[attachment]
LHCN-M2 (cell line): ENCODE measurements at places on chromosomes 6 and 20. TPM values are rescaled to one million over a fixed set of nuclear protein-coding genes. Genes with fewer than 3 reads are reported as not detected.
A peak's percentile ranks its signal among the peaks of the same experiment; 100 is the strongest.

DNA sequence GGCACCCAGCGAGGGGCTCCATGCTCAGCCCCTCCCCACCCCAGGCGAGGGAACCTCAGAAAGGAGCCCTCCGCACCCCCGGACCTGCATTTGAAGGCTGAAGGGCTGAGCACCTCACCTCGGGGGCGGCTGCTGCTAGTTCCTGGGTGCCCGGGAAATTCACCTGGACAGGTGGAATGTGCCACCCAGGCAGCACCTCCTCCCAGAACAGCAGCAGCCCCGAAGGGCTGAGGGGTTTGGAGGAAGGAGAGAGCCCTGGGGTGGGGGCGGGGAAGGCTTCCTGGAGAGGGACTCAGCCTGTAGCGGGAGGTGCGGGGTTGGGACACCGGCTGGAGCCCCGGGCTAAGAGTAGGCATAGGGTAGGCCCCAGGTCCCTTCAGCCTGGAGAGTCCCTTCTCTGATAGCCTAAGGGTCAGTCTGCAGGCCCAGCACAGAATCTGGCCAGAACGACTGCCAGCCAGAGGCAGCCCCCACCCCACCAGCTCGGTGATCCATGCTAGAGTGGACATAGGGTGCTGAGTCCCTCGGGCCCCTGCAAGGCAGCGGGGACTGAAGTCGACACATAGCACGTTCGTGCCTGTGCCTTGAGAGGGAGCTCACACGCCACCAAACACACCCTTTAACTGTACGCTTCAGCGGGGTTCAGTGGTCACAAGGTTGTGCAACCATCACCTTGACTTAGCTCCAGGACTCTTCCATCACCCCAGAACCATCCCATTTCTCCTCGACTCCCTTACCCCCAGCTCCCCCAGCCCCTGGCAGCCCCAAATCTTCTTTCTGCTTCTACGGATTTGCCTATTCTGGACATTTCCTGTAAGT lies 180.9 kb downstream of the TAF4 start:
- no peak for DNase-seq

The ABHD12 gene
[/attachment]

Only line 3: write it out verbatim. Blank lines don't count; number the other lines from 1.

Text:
DNA sequence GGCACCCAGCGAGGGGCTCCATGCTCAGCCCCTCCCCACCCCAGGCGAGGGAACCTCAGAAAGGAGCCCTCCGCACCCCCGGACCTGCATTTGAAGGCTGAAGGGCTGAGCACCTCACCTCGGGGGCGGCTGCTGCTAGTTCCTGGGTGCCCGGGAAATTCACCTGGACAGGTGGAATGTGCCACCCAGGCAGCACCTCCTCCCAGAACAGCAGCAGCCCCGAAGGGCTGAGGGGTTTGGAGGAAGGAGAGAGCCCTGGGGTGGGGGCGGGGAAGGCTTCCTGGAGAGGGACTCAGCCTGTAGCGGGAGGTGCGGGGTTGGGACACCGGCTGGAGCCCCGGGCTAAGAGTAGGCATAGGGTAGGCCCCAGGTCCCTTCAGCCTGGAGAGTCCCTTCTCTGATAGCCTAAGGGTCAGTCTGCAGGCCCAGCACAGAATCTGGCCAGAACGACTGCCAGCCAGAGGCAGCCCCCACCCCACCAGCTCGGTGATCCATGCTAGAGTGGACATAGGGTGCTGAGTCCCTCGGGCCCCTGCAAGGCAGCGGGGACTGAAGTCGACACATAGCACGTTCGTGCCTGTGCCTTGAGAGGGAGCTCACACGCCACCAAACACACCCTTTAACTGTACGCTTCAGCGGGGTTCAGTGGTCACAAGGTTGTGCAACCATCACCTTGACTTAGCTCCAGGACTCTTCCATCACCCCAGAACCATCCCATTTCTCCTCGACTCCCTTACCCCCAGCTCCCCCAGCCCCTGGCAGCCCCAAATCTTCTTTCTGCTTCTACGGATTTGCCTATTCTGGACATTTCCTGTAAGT lies 180.9 kb downstream of the TAF4 start: